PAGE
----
I Am the Blues

| July 13, 2017

When I see a film about the Blues and it opens up with a guy who I know is familiar, but I just can’t put my finger on his name, I know it’s going to be a great documentary. In this case, it was the great Chicago Blues legend Bobby Rush, and I was in for a treat.

The documentary is called I Am The Blues, and Film Movement premieres this Daniel Cross’ feature-length film in New York on July 12; and it will also be available on the same day on VOD.

“Heartache never sounded so good.”- Chris Knight, National Post

“Joyful and exultant” – Molly Laich, Missoula Independent

Film Movement brings a vibrant, reverential, and nostalgic musical tour of the juke joints, back roads, and church halls of the Mississippi Delta in I Am The Blues. Diving deep into America’s last generation of Blues devils, the film takes the audience on an enthralling journey through the swamps of the Louisiana Bayou, the juke joints of the Mississippi Delta, and moonshine-soaked BBQs in North Mississippi Hill Country to visit with many unsung living legends of Blues, including 83-year old Bobby Rush – whose latest recording, “Porcupine Meat,” won him his first Grammy for Traditional Blues Album in February.

I Am The Blues highlights a generation of veteran Blues musicians rooted from the genre’s heyday, many of whom are now in their 80’s, still living in the American deep South and touring the Chitlin’ Circuit, including Barbara Lynn, Little Freddie King, Lazy Lester, Henry Gray, Carol Fran, Bilbo Walker, Jimmy “Duck” Holmes, RL Boyce, LC Ulmer and Lil’ Buck Sinegal. Called a “stirring snapshot” by the Montreal Gazette, I Am The Blues is directed by award-winning writer-director Cross, a multi-disciplined filmmaker and professor who also produced the award-winning Canadian films Up The Yangtze and Last Train Home.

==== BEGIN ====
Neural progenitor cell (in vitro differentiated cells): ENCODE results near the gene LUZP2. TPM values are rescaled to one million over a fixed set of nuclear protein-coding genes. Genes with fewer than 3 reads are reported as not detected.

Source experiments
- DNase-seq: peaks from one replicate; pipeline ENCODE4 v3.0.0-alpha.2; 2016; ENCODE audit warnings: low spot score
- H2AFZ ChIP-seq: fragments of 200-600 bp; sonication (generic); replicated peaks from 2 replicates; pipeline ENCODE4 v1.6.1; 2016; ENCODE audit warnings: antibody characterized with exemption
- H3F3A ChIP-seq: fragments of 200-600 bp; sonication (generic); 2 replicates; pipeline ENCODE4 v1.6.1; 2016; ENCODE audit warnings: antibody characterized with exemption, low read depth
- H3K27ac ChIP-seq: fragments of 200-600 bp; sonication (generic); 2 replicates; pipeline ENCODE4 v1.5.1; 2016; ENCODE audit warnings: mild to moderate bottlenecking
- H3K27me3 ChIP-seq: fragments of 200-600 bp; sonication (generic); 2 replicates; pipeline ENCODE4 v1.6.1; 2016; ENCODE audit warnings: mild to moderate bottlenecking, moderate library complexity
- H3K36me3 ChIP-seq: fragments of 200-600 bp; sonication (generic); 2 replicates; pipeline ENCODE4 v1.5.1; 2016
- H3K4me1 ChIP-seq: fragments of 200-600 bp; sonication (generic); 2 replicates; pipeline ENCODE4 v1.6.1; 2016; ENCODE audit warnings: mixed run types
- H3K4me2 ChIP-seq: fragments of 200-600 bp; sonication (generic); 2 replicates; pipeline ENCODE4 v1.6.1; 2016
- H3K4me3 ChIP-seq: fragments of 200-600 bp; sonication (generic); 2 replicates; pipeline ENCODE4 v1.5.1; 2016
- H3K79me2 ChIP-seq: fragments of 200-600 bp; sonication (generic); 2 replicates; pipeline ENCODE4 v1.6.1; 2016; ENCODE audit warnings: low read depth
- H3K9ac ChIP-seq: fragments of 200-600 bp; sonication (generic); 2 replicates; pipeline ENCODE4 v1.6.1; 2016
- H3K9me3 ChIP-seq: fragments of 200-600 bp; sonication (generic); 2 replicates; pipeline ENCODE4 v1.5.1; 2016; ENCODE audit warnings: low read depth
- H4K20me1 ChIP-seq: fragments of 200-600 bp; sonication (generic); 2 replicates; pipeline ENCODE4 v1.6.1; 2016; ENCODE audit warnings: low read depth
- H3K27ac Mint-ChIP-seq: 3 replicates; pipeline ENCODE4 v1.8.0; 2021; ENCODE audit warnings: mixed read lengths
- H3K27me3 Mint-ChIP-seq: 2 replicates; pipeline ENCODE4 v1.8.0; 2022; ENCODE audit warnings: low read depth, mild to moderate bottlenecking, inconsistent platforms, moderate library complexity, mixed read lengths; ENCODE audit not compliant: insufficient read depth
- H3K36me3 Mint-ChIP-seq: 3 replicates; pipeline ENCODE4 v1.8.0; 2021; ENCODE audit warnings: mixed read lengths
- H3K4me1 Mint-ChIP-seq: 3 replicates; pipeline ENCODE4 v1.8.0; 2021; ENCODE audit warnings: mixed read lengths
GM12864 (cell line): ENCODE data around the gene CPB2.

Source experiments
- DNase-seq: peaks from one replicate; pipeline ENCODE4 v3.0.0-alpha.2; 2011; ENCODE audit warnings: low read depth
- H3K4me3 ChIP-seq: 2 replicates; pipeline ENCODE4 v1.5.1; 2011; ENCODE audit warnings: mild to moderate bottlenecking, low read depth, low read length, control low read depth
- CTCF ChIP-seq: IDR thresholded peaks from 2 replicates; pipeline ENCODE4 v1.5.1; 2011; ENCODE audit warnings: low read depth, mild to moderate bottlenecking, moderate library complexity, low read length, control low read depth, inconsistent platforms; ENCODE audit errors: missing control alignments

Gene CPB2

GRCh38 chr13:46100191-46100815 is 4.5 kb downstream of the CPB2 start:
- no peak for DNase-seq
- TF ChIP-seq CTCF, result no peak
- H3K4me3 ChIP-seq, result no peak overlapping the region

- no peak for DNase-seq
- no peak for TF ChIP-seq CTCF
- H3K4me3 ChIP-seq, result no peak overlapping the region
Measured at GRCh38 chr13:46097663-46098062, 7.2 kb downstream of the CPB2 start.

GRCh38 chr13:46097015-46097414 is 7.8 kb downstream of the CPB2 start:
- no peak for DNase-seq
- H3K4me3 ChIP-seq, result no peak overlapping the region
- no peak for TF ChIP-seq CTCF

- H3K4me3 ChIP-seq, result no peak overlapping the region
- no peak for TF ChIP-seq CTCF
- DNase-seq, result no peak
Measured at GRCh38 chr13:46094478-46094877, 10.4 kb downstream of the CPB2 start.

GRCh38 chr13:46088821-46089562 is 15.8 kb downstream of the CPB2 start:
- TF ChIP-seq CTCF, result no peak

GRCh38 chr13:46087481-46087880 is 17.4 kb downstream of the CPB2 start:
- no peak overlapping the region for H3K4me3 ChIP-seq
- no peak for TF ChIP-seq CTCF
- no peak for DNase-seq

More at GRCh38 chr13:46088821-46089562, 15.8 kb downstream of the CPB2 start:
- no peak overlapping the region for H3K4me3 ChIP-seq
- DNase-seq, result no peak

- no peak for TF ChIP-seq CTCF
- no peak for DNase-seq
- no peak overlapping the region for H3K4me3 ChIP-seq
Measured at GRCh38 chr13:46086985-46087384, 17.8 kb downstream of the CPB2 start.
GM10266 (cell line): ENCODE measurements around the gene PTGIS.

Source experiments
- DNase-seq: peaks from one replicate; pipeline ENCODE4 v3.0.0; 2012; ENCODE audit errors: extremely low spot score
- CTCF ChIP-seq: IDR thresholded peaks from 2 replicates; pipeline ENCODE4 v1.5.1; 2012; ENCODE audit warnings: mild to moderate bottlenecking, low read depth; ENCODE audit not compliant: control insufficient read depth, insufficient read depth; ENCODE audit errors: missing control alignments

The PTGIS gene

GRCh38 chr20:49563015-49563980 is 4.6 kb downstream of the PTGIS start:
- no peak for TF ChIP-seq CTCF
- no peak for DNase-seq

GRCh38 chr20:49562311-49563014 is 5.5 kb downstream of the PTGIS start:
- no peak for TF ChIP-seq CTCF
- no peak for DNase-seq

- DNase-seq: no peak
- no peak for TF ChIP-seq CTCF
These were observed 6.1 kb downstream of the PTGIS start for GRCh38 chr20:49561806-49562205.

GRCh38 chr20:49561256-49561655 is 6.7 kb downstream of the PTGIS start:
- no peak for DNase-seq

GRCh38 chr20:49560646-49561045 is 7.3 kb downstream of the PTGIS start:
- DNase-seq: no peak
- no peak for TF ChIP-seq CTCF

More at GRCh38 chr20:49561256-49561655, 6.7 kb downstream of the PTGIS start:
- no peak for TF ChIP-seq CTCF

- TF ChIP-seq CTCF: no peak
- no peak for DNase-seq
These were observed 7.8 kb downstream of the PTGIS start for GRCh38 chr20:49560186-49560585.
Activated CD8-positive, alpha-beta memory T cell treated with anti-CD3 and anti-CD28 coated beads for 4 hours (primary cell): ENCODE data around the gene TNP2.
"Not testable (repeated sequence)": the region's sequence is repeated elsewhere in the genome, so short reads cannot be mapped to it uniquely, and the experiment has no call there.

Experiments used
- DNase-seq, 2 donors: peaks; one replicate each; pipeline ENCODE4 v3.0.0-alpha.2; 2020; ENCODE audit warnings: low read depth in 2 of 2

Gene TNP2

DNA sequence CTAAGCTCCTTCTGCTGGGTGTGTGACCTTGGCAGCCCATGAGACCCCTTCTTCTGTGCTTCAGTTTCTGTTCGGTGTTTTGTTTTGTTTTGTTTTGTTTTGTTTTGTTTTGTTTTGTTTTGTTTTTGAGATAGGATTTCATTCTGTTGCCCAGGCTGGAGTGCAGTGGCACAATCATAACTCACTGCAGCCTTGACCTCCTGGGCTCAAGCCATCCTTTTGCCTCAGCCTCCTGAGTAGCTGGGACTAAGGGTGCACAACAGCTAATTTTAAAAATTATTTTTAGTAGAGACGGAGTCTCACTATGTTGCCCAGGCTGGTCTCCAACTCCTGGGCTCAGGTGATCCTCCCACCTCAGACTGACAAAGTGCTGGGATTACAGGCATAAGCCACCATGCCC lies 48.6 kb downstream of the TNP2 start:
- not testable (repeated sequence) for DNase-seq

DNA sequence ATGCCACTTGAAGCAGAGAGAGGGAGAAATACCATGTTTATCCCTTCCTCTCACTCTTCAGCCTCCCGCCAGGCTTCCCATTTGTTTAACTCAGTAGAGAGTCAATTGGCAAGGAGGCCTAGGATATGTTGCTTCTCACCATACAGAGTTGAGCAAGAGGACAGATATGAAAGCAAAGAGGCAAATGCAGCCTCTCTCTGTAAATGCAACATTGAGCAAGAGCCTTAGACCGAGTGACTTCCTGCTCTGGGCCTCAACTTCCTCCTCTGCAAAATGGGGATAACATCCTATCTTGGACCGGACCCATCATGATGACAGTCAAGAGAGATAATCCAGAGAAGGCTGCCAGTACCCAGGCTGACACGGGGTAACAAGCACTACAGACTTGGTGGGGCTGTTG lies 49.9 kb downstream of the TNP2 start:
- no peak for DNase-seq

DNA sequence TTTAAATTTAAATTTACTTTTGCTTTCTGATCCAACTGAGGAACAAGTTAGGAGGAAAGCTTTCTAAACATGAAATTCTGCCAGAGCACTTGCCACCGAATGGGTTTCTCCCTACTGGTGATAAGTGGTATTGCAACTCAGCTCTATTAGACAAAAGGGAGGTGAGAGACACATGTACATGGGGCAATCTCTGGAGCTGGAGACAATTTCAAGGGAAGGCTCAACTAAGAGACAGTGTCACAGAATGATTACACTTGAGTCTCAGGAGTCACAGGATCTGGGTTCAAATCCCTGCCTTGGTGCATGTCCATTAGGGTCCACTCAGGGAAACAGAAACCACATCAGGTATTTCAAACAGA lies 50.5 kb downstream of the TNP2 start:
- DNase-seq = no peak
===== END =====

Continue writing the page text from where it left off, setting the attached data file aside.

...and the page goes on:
Rush talks about the “Chitlin’ Circuit,” which he describes first as the “bolonga circuit,” because he said one time in his early career, he was paid in sandwiches, which he split with the band members and then sold the rest on the street to make more money. I love a Blues documentary that goes deep into the rural area to show the old greats in their comfortable environs. I was treated to “off-the-cuff” jam sessions as L. C. Ulmer (now deceased) and Jimmy “Duck” Holmes discuss the good old days of the Blues.

A visit to a local club, with patrons hanging around just jamming to the music being played or the music in their heads was such a treat. There is nothing ostentatious about this documentary, and its authentic flavor makes it that more enjoyable.

Following its premiere at IDFA (International Documentary Film Festival Amsterdam), I Am The Blues, an Official Selection of Hot Docs Int’l Film Festival and SxSW, captured the “Best Feature-Length Documentary” and “Best Cinematography” honors at the 2017 Canadian Screen Awards.

I Am The Blues opens at New York City’s Quad Cinema on July 12, and will play in select cities, including Dallas, Cleveland, Seattle, New Orleans, Austin, and Louisville. For more information, visit http://iamthebluesmovie.com/.

About Film Movement
Celebrating its 15th year, Film Movement is a North American distributor of award-winning independent and foreign films based in New York City.

About the Author:

Elaine Hegwood Bowen, M.S.J., is an editor, writer and film critic in Chicago. She is the author of "Old School Adventures from Englewood--South Side of Chicago" and the proud parent of "the smart rapper"--chemist-turned-rapper, turned humanitarian...Psalm One!
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